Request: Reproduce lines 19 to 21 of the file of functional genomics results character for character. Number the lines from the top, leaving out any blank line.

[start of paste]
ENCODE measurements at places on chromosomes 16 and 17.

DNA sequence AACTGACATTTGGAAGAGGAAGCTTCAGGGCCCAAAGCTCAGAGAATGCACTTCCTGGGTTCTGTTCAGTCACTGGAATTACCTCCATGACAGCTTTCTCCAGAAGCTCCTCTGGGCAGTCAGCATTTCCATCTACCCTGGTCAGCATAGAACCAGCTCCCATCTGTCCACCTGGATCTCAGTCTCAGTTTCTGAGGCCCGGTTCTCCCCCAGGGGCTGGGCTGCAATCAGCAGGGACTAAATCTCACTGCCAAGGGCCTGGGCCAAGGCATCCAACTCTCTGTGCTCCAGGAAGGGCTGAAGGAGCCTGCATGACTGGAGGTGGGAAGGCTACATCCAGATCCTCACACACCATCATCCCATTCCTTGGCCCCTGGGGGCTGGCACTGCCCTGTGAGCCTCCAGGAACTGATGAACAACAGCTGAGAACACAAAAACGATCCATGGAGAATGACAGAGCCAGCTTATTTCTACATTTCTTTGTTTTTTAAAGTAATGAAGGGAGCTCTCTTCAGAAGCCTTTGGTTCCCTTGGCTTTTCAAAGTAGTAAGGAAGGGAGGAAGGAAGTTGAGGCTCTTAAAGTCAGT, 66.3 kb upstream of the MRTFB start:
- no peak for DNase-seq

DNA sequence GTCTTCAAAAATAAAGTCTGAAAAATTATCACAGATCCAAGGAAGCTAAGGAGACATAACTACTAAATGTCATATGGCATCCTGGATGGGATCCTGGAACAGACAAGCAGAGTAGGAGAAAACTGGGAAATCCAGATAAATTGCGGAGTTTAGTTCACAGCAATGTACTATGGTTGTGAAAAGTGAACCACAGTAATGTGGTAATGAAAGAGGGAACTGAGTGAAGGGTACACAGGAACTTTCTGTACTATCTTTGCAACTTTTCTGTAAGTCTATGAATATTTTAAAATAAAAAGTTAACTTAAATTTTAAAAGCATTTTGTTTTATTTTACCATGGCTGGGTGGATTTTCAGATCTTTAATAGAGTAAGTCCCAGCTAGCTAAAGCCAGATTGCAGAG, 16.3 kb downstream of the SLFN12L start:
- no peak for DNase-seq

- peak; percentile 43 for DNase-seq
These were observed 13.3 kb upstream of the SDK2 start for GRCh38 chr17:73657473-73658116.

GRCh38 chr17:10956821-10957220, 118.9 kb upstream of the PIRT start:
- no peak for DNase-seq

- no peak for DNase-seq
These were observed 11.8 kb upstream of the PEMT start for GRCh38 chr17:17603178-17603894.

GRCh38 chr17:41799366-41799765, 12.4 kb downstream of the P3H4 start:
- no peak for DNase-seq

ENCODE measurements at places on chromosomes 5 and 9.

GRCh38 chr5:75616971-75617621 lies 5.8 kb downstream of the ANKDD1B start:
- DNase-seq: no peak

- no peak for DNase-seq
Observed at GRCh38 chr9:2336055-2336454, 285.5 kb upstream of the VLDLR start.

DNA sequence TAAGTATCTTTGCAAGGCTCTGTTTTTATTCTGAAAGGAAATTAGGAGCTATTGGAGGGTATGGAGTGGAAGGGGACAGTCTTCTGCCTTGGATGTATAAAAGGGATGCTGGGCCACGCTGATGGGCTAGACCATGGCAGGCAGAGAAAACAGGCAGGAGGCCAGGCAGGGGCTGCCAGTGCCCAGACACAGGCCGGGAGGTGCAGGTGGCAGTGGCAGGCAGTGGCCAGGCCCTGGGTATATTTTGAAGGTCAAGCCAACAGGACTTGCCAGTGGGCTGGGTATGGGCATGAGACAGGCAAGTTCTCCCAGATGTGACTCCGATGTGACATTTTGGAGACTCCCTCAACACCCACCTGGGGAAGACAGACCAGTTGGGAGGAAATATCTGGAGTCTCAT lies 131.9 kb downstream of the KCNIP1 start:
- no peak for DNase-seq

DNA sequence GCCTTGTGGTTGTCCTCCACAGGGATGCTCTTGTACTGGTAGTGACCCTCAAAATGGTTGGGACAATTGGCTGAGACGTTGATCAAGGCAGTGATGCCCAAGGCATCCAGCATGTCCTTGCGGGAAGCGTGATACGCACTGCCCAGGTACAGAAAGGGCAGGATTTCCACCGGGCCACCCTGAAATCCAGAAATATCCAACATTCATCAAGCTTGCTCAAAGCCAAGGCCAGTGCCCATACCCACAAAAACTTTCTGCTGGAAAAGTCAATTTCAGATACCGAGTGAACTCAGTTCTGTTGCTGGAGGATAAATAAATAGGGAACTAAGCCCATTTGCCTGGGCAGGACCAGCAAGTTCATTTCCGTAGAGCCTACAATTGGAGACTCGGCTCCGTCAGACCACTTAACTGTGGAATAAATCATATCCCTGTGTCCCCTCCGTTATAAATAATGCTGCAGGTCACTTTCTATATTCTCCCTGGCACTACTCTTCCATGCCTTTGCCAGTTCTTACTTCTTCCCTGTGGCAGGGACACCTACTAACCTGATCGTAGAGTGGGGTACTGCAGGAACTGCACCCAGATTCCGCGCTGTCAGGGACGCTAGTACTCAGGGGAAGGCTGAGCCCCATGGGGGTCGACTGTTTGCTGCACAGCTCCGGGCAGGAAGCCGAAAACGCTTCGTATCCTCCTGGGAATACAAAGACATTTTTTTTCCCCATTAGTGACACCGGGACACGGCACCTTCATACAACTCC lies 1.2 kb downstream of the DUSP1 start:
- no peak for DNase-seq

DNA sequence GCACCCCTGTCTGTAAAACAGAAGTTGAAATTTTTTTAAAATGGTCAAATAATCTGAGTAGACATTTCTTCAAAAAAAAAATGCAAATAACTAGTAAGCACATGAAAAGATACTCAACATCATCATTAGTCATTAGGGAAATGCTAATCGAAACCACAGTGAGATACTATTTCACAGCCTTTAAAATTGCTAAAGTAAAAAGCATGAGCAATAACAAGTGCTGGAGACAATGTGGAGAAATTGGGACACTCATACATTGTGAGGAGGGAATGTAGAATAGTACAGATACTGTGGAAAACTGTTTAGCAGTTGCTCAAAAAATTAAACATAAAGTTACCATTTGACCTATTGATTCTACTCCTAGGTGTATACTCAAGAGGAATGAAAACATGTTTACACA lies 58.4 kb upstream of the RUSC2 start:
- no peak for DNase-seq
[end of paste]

DNA sequence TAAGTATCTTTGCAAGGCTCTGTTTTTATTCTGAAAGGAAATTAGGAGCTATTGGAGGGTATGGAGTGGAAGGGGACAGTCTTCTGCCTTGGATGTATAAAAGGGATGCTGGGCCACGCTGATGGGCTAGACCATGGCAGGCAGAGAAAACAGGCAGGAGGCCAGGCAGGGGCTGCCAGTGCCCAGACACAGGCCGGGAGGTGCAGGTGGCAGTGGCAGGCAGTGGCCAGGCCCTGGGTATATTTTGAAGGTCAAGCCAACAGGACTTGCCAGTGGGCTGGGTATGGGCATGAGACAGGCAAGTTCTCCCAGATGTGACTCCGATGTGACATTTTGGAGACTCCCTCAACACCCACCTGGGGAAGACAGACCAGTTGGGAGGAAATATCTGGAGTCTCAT lies 131.9 kb downstream of the KCNIP1 start:
- no peak for DNase-seq

DNA sequence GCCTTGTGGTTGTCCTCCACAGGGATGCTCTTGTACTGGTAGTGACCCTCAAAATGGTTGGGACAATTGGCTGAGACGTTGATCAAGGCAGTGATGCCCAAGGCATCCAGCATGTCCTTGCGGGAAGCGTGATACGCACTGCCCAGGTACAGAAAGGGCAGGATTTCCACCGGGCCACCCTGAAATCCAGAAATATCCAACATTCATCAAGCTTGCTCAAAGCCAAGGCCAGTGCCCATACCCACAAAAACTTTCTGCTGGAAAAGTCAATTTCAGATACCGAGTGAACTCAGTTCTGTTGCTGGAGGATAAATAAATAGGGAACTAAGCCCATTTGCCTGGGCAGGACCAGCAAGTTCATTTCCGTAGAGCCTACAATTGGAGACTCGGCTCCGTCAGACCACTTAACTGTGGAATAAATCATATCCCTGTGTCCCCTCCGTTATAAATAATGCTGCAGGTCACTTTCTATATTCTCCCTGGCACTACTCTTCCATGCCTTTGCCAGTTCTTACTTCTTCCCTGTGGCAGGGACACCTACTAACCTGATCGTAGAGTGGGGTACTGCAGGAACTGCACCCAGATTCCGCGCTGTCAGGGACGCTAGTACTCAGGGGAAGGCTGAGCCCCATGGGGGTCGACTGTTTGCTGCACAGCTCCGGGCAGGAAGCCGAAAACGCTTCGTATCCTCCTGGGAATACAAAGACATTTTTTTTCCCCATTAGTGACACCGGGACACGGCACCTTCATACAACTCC lies 1.2 kb downstream of the DUSP1 start: